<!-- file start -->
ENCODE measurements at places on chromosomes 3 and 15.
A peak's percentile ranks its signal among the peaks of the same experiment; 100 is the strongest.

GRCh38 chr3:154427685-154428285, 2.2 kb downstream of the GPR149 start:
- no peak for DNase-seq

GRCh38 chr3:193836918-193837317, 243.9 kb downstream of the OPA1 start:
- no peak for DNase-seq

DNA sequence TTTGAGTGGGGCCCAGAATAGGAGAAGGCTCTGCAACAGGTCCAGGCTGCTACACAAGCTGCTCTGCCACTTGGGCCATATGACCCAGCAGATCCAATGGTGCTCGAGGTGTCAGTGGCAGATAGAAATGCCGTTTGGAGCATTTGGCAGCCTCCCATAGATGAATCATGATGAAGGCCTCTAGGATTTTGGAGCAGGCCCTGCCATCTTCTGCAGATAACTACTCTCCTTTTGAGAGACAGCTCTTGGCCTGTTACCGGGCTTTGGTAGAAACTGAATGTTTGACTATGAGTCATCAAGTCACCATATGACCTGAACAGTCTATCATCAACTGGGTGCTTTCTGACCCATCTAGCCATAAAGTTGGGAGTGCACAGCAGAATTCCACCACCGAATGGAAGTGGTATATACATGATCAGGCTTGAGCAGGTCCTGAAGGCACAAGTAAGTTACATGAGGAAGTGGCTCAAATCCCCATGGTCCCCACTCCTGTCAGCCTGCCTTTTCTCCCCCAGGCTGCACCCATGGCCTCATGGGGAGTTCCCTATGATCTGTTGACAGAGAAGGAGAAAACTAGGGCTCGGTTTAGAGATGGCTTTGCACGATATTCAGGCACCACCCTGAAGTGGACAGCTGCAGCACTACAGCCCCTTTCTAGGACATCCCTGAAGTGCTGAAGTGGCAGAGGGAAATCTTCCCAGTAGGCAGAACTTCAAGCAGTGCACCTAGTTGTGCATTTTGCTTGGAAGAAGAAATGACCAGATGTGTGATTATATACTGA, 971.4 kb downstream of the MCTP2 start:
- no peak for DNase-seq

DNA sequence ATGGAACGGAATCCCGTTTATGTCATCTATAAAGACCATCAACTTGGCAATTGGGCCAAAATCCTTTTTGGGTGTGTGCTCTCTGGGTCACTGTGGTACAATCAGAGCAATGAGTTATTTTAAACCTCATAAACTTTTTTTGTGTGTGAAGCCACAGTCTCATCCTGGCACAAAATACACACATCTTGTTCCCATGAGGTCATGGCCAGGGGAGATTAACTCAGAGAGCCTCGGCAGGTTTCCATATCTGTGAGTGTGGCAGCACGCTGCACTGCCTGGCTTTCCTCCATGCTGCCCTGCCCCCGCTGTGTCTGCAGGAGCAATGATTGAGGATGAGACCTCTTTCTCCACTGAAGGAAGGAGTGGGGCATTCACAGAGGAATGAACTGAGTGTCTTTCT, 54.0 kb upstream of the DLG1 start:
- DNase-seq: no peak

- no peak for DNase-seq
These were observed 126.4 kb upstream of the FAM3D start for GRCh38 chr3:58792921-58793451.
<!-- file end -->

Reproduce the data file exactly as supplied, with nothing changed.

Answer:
ENCODE measurements at places on chromosomes 3 and 15.
A peak's percentile ranks its signal among the peaks of the same experiment; 100 is the strongest.

GRCh38 chr3:154427685-154428285, 2.2 kb downstream of the GPR149 start:
- no peak for DNase-seq

GRCh38 chr3:193836918-193837317, 243.9 kb downstream of the OPA1 start:
- no peak for DNase-seq

DNA sequence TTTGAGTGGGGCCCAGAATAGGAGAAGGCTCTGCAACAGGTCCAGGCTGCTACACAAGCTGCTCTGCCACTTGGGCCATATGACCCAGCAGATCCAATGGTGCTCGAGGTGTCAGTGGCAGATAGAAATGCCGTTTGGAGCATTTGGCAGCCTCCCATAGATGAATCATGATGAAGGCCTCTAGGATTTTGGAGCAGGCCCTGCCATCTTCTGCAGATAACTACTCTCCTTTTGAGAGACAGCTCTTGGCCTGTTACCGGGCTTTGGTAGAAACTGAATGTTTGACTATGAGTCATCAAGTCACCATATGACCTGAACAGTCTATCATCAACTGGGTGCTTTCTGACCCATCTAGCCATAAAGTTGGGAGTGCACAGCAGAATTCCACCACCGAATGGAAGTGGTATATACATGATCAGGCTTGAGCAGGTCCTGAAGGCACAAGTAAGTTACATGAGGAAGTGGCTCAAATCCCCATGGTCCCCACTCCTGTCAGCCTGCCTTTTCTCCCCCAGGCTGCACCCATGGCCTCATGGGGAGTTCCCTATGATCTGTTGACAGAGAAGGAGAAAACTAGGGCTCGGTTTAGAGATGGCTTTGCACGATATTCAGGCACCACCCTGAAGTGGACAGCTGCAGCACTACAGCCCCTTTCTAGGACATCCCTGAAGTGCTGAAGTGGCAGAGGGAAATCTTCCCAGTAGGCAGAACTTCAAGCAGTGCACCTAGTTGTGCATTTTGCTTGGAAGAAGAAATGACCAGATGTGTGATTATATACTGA, 971.4 kb downstream of the MCTP2 start:
- no peak for DNase-seq

DNA sequence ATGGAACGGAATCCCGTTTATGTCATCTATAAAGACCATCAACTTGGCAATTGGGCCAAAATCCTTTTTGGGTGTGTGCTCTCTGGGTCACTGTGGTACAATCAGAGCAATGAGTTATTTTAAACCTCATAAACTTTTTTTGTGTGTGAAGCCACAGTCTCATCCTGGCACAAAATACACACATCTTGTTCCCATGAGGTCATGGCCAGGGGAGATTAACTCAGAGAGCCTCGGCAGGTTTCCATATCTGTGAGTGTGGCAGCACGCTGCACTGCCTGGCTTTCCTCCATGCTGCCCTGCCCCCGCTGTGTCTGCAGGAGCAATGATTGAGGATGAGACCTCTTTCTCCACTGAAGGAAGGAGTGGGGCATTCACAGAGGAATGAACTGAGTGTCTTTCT, 54.0 kb upstream of the DLG1 start:
- DNase-seq: no peak

- no peak for DNase-seq
These were observed 126.4 kb upstream of the FAM3D start for GRCh38 chr3:58792921-58793451.